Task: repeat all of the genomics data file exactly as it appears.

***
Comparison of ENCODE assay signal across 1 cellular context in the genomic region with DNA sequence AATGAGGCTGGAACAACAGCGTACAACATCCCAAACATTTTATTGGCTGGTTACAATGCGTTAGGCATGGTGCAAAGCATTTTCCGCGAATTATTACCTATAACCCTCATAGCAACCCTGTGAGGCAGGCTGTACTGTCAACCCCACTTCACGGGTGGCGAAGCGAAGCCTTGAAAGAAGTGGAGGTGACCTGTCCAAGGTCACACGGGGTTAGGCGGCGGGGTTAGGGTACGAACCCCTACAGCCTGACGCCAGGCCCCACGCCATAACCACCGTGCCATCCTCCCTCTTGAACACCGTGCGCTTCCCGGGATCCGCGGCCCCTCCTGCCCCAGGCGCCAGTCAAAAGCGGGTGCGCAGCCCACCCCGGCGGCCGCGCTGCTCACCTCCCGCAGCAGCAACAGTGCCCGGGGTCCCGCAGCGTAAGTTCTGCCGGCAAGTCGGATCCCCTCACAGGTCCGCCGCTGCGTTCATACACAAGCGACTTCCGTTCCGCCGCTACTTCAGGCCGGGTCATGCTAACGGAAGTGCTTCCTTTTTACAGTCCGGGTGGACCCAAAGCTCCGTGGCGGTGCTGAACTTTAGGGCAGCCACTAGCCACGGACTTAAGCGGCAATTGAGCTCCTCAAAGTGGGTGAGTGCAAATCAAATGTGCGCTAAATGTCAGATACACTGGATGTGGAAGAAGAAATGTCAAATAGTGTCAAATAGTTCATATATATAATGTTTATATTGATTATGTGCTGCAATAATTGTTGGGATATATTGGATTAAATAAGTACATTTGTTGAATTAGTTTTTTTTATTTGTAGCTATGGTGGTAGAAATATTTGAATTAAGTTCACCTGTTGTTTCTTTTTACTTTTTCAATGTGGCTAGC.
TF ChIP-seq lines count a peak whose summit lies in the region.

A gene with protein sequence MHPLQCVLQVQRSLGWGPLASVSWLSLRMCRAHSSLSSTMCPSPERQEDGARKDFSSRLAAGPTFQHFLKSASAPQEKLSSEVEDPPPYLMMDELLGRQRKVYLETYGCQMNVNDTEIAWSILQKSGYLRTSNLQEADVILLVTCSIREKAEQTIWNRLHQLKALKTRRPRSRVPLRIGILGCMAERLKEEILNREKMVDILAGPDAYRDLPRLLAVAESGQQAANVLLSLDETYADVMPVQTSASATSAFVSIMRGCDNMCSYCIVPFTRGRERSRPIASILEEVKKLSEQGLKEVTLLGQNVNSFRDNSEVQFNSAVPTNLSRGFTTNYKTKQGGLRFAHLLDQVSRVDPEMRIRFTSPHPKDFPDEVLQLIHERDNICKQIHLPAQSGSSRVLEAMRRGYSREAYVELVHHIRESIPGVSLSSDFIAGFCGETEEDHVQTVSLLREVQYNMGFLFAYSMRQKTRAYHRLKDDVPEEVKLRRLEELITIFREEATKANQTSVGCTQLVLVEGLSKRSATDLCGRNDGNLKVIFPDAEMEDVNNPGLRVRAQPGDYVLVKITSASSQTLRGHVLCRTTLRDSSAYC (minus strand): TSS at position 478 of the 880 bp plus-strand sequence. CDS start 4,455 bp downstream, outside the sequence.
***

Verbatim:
Comparison of ENCODE assay signal across 1 cellular context in the genomic region with DNA sequence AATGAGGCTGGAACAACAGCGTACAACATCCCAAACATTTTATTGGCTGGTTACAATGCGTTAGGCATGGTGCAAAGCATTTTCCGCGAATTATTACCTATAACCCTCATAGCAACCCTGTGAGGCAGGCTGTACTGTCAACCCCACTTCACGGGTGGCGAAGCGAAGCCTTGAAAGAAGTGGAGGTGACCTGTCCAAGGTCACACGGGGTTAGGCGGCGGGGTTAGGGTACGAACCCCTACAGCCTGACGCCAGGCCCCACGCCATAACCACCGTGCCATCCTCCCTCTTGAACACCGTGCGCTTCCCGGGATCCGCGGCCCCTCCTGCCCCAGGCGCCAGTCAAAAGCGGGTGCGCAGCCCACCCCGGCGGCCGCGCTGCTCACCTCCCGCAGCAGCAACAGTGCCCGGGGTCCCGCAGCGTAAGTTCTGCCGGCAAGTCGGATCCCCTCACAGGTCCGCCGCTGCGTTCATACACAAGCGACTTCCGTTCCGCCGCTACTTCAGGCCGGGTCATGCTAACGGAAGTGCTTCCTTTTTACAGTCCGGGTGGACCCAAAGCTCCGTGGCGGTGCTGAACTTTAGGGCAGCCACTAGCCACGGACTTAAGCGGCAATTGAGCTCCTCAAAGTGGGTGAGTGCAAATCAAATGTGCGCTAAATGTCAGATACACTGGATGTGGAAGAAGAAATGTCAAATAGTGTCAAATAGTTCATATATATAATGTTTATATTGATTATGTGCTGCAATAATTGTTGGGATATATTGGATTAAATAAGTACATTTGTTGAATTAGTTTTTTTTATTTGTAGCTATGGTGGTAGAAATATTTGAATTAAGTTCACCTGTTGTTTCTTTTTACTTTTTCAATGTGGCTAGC.
TF ChIP-seq lines count a peak whose summit lies in the region.

A gene with protein sequence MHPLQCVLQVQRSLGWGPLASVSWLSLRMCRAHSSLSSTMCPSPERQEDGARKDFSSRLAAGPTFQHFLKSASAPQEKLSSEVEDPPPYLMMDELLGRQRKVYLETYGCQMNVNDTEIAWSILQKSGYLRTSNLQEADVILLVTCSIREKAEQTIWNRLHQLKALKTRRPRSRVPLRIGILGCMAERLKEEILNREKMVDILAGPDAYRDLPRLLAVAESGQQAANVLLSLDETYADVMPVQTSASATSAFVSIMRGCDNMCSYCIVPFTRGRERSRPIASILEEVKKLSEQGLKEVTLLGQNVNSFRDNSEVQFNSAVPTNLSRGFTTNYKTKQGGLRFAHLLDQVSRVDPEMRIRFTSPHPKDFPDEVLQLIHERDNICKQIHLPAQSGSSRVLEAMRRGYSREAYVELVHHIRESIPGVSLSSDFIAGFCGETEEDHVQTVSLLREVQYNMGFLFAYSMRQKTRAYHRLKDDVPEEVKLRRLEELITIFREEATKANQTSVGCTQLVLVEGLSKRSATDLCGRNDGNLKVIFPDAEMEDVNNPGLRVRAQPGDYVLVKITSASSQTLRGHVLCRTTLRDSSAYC (minus strand): TSS at position 478 of the 880 bp plus-strand sequence. CDS start 4,455 bp downstream, outside the sequence.